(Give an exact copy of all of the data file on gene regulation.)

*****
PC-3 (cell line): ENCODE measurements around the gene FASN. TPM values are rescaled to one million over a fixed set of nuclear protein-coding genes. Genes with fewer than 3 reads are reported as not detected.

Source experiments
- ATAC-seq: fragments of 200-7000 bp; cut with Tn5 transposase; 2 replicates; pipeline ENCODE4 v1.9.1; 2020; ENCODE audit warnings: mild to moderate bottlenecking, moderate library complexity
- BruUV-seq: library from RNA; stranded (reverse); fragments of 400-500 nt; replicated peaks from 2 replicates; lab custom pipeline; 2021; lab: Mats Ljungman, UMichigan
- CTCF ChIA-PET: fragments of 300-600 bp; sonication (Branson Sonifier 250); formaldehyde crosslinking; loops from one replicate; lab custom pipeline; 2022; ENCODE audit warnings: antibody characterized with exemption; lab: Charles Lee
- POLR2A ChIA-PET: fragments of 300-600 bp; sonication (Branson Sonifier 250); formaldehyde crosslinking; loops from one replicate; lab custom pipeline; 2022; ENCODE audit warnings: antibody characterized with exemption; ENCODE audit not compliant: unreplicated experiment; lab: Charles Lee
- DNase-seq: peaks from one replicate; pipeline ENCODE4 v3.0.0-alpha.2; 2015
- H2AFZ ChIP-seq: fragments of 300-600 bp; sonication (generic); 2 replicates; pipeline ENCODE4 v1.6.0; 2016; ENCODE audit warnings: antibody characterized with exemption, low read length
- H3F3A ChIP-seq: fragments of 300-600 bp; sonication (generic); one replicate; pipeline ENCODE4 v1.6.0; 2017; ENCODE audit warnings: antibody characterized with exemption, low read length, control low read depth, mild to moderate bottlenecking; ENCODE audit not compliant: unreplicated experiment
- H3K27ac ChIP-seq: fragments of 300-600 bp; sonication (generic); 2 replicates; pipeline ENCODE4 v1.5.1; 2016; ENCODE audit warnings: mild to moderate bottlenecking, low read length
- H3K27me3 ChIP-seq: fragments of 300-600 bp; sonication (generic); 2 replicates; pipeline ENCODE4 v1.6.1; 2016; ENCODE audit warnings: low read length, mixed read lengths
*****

PC-3 (cell line): ENCODE measurements around the gene FASN. TPM values are rescaled to one million over a fixed set of nuclear protein-coding genes. Genes with fewer than 3 reads are reported as not detected.

Source experiments
- ATAC-seq: fragments of 200-7000 bp; cut with Tn5 transposase; 2 replicates; pipeline ENCODE4 v1.9.1; 2020; ENCODE audit warnings: mild to moderate bottlenecking, moderate library complexity
- BruUV-seq: library from RNA; stranded (reverse); fragments of 400-500 nt; replicated peaks from 2 replicates; lab custom pipeline; 2021; lab: Mats Ljungman, UMichigan
- CTCF ChIA-PET: fragments of 300-600 bp; sonication (Branson Sonifier 250); formaldehyde crosslinking; loops from one replicate; lab custom pipeline; 2022; ENCODE audit warnings: antibody characterized with exemption; lab: Charles Lee
- POLR2A ChIA-PET: fragments of 300-600 bp; sonication (Branson Sonifier 250); formaldehyde crosslinking; loops from one replicate; lab custom pipeline; 2022; ENCODE audit warnings: antibody characterized with exemption; ENCODE audit not compliant: unreplicated experiment; lab: Charles Lee
- DNase-seq: peaks from one replicate; pipeline ENCODE4 v3.0.0-alpha.2; 2015
- H2AFZ ChIP-seq: fragments of 300-600 bp; sonication (generic); 2 replicates; pipeline ENCODE4 v1.6.0; 2016; ENCODE audit warnings: antibody characterized with exemption, low read length
- H3F3A ChIP-seq: fragments of 300-600 bp; sonication (generic); one replicate; pipeline ENCODE4 v1.6.0; 2017; ENCODE audit warnings: antibody characterized with exemption, low read length, control low read depth, mild to moderate bottlenecking; ENCODE audit not compliant: unreplicated experiment
- H3K27ac ChIP-seq: fragments of 300-600 bp; sonication (generic); 2 replicates; pipeline ENCODE4 v1.5.1; 2016; ENCODE audit warnings: mild to moderate bottlenecking, low read length
- H3K27me3 ChIP-seq: fragments of 300-600 bp; sonication (generic); 2 replicates; pipeline ENCODE4 v1.6.1; 2016; ENCODE audit warnings: low read length, mixed read lengths